Theological Interpretation of the Old Testament: A Book-by-Book Survey
By Kevin J. Vanhoozer, ed.
Reviewed by Dr. William Barrick
21.2 (Fall 2010) : 258-259
Vanhoozer is research professor of systematic theology at Trinity Evangelical Divinity School in Deerfield, Illinois. His published books (sixteen he has either authored or edited) include Is There a Meaning in This Text? (Zondervan, 1998), Remythologizing Theology: Divine Action, Passion, and Authorship (Cambridge Studies in Christian Doctrine; Cambridge, 2010), and Everyday Theology: How to Read Cultural Texts and Interpret Trends (Baker, 2007) for which he, Charles A. Anderson, and Michael J. Sleasman are editors. The chapters in this volume originally appeared in Dictionary for Theological Interpretation of the Bible, which Vanhoozer et al. edited (Baker, 2005). As such, this volume merely reorganizes the essays from the alphabetical arrangement in the Dictionary to the canonical order. Twenty-nine different authors contributed these essays. Among them are Craig G. Bartholomew (“Ecclesiastes,” 179-85), Daniel I. Block (“Deuteronomy,” 67-82), Richard S. Hess (“Kings,” 119-23), Paul R. House (“Obadiah,” 263-67; “Haggai,” 295-99), Tremper Longman III (“Song of Songs,” 186-93), J. G. McConville (“Joshua,” 83-91; “Jeremiah,” 211-20), Willem VanGemeren (“Joel,” 251-56), John H. Walton (“Jonah,” 268-75), Gordon J. Wenham (“Genesis,” 29-41), and Albert Wolters (“Zechariah,” 300-304). For a review of the Dictionary, see MSJ 19/1 (Spring 2008):139-41.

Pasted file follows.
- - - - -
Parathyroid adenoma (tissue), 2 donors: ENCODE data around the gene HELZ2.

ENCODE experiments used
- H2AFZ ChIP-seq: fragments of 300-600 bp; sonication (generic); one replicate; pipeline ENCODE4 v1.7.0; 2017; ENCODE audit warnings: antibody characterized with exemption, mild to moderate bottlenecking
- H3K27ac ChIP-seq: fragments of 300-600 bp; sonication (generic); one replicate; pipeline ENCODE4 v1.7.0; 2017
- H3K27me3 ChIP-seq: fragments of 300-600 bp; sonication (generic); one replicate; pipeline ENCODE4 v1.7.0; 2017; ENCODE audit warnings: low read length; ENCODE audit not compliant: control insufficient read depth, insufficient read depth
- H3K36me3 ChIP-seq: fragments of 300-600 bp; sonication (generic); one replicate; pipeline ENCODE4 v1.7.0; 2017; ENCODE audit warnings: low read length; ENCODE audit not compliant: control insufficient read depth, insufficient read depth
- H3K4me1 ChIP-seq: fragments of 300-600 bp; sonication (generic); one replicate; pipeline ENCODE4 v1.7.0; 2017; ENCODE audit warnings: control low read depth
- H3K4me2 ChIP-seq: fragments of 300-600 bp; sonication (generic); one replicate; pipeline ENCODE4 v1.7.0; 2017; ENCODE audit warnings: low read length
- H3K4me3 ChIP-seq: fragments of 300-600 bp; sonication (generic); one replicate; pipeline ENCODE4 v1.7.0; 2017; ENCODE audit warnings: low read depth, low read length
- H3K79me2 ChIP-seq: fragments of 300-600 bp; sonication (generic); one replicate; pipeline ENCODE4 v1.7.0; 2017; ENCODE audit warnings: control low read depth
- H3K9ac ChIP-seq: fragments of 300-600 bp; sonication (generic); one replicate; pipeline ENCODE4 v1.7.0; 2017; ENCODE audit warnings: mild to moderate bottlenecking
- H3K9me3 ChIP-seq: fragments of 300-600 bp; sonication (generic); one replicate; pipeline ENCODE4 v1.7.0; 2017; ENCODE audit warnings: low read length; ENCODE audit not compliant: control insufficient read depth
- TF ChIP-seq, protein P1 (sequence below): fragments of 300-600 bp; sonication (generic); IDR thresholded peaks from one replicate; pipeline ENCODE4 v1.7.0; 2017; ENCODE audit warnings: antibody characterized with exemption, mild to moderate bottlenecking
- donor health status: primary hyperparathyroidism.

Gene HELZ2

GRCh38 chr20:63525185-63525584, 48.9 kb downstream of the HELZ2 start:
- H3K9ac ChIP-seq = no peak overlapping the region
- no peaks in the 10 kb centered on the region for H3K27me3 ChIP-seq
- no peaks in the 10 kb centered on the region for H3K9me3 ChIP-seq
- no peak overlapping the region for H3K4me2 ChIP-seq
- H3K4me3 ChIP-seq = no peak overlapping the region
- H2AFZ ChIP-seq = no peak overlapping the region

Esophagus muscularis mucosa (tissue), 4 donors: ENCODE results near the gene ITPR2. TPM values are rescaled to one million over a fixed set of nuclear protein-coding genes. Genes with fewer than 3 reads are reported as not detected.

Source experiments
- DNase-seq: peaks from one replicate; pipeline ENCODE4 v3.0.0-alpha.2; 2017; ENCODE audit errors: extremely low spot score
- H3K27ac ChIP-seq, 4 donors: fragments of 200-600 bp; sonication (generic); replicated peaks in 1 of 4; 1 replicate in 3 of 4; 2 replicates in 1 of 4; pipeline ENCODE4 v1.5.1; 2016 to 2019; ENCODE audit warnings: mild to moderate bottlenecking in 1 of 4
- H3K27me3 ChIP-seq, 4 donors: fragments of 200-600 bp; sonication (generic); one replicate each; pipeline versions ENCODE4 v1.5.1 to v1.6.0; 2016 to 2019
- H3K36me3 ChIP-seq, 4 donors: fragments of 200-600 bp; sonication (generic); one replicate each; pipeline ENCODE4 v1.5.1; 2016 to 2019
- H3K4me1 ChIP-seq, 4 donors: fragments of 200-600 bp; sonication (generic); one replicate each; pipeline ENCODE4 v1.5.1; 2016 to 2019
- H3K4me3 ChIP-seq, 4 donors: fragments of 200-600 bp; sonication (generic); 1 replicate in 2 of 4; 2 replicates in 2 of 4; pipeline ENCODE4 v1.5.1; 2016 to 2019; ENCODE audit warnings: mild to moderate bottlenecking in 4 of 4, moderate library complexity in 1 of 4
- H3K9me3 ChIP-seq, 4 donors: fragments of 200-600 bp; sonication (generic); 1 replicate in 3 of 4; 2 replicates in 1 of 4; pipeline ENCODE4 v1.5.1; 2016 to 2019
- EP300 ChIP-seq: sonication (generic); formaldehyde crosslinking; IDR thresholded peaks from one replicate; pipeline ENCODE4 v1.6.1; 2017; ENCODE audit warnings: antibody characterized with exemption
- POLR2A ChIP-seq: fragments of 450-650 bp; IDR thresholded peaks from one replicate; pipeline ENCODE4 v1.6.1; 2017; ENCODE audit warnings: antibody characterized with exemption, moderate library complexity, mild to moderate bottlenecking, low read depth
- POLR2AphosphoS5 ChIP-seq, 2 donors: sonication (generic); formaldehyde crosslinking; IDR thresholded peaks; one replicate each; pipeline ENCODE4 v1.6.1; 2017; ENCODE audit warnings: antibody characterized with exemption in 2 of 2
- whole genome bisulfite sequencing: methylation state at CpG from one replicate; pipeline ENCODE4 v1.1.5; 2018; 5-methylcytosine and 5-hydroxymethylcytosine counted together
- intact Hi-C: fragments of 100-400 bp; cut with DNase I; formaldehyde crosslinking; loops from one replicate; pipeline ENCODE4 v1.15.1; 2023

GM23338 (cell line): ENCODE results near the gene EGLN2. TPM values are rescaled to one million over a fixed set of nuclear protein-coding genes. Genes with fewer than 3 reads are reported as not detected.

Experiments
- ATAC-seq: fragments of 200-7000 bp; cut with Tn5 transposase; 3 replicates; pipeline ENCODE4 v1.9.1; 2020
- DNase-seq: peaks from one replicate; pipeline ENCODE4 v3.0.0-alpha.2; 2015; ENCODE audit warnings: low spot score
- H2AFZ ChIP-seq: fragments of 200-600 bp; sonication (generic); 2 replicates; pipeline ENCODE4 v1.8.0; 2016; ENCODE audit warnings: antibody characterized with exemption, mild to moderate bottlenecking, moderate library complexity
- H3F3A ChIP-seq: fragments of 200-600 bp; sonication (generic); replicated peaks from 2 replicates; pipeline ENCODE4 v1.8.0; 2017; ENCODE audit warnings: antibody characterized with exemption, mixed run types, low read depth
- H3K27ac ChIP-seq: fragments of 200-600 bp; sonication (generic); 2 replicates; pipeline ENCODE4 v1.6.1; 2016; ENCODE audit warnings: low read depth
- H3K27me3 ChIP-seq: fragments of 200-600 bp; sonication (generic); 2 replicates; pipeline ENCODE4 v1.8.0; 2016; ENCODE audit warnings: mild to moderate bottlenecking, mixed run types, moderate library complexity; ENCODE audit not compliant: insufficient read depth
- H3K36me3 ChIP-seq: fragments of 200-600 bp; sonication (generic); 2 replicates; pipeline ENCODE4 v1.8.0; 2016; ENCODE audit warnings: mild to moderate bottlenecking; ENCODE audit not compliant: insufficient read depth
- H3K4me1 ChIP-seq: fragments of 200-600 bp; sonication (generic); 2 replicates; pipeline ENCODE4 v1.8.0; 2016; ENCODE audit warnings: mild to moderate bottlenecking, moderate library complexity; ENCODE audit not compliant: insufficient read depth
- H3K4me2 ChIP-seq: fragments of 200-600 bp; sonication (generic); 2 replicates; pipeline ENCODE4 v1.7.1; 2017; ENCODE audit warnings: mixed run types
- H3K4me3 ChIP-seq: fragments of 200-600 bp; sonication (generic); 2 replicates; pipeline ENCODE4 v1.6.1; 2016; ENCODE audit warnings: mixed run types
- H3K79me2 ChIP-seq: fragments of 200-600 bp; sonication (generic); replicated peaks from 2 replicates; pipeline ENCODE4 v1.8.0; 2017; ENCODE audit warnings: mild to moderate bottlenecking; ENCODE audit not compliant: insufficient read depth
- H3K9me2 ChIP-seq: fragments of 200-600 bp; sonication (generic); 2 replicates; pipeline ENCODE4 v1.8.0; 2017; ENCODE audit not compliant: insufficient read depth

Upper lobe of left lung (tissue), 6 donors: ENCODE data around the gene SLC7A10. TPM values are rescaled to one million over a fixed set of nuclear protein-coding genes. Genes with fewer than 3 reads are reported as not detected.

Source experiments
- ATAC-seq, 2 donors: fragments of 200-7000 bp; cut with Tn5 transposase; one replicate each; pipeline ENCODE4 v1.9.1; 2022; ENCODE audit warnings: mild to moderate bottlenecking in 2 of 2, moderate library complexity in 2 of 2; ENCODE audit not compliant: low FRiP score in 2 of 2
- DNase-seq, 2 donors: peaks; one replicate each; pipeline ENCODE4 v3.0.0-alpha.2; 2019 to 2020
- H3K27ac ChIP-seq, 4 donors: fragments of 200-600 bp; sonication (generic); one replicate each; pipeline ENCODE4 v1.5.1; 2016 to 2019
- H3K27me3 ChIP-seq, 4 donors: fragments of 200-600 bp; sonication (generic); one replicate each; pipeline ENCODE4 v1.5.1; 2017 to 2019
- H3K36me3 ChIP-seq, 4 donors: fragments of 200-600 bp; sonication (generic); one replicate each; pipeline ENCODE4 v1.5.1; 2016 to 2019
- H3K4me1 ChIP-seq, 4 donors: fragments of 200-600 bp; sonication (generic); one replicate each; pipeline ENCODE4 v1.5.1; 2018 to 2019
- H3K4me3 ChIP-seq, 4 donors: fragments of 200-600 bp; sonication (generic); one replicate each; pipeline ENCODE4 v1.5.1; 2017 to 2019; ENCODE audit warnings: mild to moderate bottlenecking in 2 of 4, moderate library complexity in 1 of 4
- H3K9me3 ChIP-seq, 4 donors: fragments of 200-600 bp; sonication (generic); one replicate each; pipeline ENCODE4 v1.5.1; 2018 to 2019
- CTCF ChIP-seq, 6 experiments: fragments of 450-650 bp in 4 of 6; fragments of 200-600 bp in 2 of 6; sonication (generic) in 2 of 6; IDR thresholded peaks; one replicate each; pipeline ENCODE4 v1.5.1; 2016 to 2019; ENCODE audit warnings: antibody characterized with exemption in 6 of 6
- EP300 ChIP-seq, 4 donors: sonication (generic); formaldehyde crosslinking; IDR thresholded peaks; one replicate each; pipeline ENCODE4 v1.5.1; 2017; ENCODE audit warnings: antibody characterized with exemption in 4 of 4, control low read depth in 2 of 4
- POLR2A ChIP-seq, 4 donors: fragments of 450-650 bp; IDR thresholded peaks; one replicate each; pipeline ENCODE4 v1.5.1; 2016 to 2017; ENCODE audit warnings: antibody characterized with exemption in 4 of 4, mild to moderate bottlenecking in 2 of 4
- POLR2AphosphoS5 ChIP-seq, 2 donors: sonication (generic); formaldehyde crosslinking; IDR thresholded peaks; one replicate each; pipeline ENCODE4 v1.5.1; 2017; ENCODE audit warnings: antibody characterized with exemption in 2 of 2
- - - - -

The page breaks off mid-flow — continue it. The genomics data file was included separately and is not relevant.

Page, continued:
An introductory essay (“What Is Theological Interpretation of the Bible?,” 15-28) by Vanhoozer opens the volume. He begins by observing that theological interpretation does not impose “a theological system or confessional grid” (16) or “a general hermeneutic or theory of interpretation” (17) or “a form of merely historical, literary, or sociological criticism” (17) on the biblical text. Vanhoozer explains that the current volume provides examples of interpreters who bridge the gap between exegesis and theology (17-19).
Each chapter focuses on the message of each canonical book rather than on its historical background or the process of its composition (25). Each author discusses some of the history of the book’s interpretation, the book’s theological message, its relation to the canon as a whole, and the unique contribution it makes to God’s people (25). Every chapter concludes with a brief bibliography for further reading. A few of the authors failed to provide readers with good evangelical sources (e.g., Brian E. Kelly, “Samuel,” 118; Paul L. Redditt, “Esther,” 147; McConville, “Jeremiah,” 219-20) and a couple were overly skimpy (e.g., House, “Kings,” 123—omitting his own volume in NAC; Christian M. M. Brady, “Lamentations,” 225; and Thomas Renz for “Nahum,” 285, “Habakkuk,” 290, and “Zephaniah,” 294).
This handy compendium might provide a good textbook for a survey of the OT in an adult Bible fellowship or a church’s Bible institute program. Its essays are well written and informative. Block’s essay on Deuteronomy presents an excellent survey of the biblical book and its interpretive history (67-82). Murray D. Gow’s essay on Ruth (102-10) points readers to a superb study of prayer and blessing in the book (106). Richard L. Schultz contributes an excellent study of Isaiah (194-210) that includes a great focus on the messianic prophecies. Interestingly, Walton takes a skeptical approach to the book of Jonah. He concludes that the repentance of the Ninevites was inadequate, shallow, and uninformed (272). However, the nomination for the most disappointing chapter goes to Wolters’ on Zechariah (300-304), because he expends way too little on the message and theological significance of this book that makes such a magnificent contribution in these two areas for both the OT and NT. A Scripture index (313-26) and subject index (327-36) conclude the volume.